Last year we ran several posts on media coverage of the Beloit Mindset List, including coverage that was critical of the list. This year’s coverage suggests that almost nobody cares much about the list anymore. It is reprinted and/or linked on numerous web pages of local newspapers and T.V. stations, but I found very few examples of media taking it seriously enough to editorialize about it, have a reporter investigate a local angle, or otherwise suggest it’s anything other than just another listicle.
A few exceptions:
While Nief and McBride spent the past year researching historical and cultural references from 1996, their detractors spent the year methodically ripping the 1,000-plus items that have appeared on the Mindset List since its birth in 1998.
(We were also endorsed in this post in the Jacksonian American blog, which also notes that “the original Beloit List for this year is not very interesting. I remember the mid-1990s as a much more exciting and revolutionary time, but maybe that’s just me.”)
Scott Jaschik, who last year wrote a story featuring Beloit Mindlessness, posted a perfunctory piece giving several Mindset List items and linking to last year’s story for a example of “some criticism” of the list.
Michael Leddy calls this year’s list “a particularly tasteless and clueless array of hastily selected cultural fragments” in a short post and links to his previous posts bashing the list.
Dawn Dugle of The (Jackson, Mississippi) Clarion-Ledger calls the list’s creators “a little out of touch with this generation,” citing Facebook and Skype as technology students aren’t likely to use.
A few stories quote Messrs. McBride and Nief. Here is McBride in a Wisconsin Radio Networks story displaying his characteristic derision for professors:
He says it helps to explain to educators some of the cultural divides they may experience with students heading into a new school year, which can be used to adapt how their classes and lectures are run. McBride says that, while some professors may prefer to see their material as “platinum-encased, time honored, and universal,” the truth is that time passes and things need to change. Being able to understand what students have experienced can help improve efforts to teach them. (Emphasis mine)
A blog post by the aforementioned Karen Herzog of the Journal Sentinel,includes more of Nief’s ramblings, including the too-good-to-be-true suggestion that the pair are thinking about retiring from their list-making:
Mostly, the annual list sparks conversations among those who enjoy lists, and makes baby boomers feel old, according to Ron Nief, 71, who retired five years ago as Beloit College’s director of public affairs.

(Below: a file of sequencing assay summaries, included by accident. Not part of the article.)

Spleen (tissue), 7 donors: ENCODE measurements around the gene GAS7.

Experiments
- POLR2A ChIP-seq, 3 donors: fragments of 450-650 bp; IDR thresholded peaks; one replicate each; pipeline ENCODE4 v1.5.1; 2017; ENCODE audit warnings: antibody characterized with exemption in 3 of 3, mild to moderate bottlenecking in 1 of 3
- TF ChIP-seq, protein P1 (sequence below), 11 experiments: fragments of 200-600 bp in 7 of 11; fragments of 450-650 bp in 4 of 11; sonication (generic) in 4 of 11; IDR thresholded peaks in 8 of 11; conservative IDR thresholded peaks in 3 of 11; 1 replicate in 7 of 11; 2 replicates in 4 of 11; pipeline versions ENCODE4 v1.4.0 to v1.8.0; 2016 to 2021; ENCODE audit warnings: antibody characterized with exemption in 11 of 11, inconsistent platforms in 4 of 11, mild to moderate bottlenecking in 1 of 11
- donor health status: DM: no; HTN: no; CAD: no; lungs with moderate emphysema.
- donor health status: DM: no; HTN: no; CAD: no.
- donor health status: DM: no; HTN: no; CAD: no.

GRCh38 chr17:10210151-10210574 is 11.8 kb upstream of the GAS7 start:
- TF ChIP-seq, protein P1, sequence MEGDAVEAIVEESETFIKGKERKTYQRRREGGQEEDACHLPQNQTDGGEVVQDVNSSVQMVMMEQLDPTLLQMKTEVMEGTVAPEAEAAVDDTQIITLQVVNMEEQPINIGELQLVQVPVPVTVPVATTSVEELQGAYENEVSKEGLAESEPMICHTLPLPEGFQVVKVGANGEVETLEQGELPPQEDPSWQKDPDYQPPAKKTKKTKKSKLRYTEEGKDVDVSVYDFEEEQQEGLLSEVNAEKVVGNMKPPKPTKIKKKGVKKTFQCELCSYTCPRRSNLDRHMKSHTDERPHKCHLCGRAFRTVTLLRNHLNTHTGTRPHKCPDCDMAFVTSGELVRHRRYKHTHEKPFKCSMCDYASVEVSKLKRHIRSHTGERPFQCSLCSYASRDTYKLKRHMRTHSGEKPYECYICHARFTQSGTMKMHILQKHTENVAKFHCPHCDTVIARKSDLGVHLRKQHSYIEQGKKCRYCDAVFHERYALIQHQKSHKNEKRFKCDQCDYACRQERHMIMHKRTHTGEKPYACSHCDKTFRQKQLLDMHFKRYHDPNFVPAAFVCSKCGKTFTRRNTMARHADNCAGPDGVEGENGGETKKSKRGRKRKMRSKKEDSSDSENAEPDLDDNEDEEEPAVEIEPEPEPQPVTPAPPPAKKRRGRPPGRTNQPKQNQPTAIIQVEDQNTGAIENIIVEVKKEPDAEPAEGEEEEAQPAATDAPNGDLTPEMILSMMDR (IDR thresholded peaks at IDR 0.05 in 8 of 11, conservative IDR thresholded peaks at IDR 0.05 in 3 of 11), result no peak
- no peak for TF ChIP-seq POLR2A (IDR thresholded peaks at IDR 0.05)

Given previous pronouncements about the Mindset List’s importance, it’s good to see that Nief recognizes that its real target audience is people “who enjoy lists.”
Nief for the past 17 years has been co-authoring the Mindset List with Tom McBride, who spent 43 years in a Beloit College classroom before retiring earlier this year as professor of English emeritus.
Next week, the two will begin working on a list for next year’s freshman class, culling newspaper microfilms for headlines and ads from the year that class was born.
At some point I’d like to put together a story on the pair’s changing accounts of the origins of the list and how they compile it. At one point, they claimed that the ur-list was written by someone else, they were mistaken for the authors after they distributed it and then decided to do one themselves. The more recent origin stories omit that detail. There is also a new claim that the list was always about defending students from people accusing them of ignorance, which seems risible given the list’s portrayal of students as solipsistic idiots.
I think the bit about getting to work on the list a year ahead is recent as well. And if you’re going to spend an entire year reading a previous year’s worth of newspapers, wouldn’t you want a product more substantial than a list of 55 items, like a book, or a magazine article, or a series of entertaining blog posts?
“I keep thinking that when the lead item is: ‘There’s always been a Mindset List,’ maybe that will be the time to let someone else do it,” Nief said Monday. “In two more years, they will never have lived in the 20th century.”
Er, in two more years matriculating college students will have been born in 1998, which would seem to be part of the 20th Century.
Finally, here’s another telling account of their research methods from a Chicago Tribute story by Lisa Black:
“You start with the baseline of the year they were born,” said McBride, adding that the two scour the Web, search microfiche and talk to older students, parents, faculty and others. “We get together, figure out what we have found, what factoids stand out and what sort of ways does the culture of the youth generation connect to the adult culture.”
So they talk to older students, faculty and others? Did it ever occur to them to talk to actual members of the Class of 2018?